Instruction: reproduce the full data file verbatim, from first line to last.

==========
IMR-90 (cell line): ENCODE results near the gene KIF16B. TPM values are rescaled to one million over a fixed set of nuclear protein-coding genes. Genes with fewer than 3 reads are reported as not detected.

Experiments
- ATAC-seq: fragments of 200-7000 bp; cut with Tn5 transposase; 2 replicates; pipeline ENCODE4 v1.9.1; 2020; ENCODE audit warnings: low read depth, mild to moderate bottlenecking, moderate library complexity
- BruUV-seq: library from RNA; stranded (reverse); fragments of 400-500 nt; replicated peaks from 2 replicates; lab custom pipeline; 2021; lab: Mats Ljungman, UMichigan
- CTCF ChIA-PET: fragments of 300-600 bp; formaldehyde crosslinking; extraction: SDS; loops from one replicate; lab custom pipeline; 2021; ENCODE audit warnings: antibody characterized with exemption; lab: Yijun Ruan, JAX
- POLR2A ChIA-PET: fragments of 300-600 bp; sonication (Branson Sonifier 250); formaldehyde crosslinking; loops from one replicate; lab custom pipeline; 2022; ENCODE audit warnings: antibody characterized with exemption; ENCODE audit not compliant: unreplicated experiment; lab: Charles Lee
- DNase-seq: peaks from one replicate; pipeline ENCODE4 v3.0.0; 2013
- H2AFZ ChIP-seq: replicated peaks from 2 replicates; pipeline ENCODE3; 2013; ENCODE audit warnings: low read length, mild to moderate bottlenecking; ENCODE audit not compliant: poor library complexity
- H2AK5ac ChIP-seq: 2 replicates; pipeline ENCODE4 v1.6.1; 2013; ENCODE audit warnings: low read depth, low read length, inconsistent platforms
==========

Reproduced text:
IMR-90 (cell line): ENCODE results near the gene KIF16B. TPM values are rescaled to one million over a fixed set of nuclear protein-coding genes. Genes with fewer than 3 reads are reported as not detected.

Experiments
- ATAC-seq: fragments of 200-7000 bp; cut with Tn5 transposase; 2 replicates; pipeline ENCODE4 v1.9.1; 2020; ENCODE audit warnings: low read depth, mild to moderate bottlenecking, moderate library complexity
- BruUV-seq: library from RNA; stranded (reverse); fragments of 400-500 nt; replicated peaks from 2 replicates; lab custom pipeline; 2021; lab: Mats Ljungman, UMichigan
- CTCF ChIA-PET: fragments of 300-600 bp; formaldehyde crosslinking; extraction: SDS; loops from one replicate; lab custom pipeline; 2021; ENCODE audit warnings: antibody characterized with exemption; lab: Yijun Ruan, JAX
- POLR2A ChIA-PET: fragments of 300-600 bp; sonication (Branson Sonifier 250); formaldehyde crosslinking; loops from one replicate; lab custom pipeline; 2022; ENCODE audit warnings: antibody characterized with exemption; ENCODE audit not compliant: unreplicated experiment; lab: Charles Lee
- DNase-seq: peaks from one replicate; pipeline ENCODE4 v3.0.0; 2013
- H2AFZ ChIP-seq: replicated peaks from 2 replicates; pipeline ENCODE3; 2013; ENCODE audit warnings: low read length, mild to moderate bottlenecking; ENCODE audit not compliant: poor library complexity
- H2AK5ac ChIP-seq: 2 replicates; pipeline ENCODE4 v1.6.1; 2013; ENCODE audit warnings: low read depth, low read length, inconsistent platforms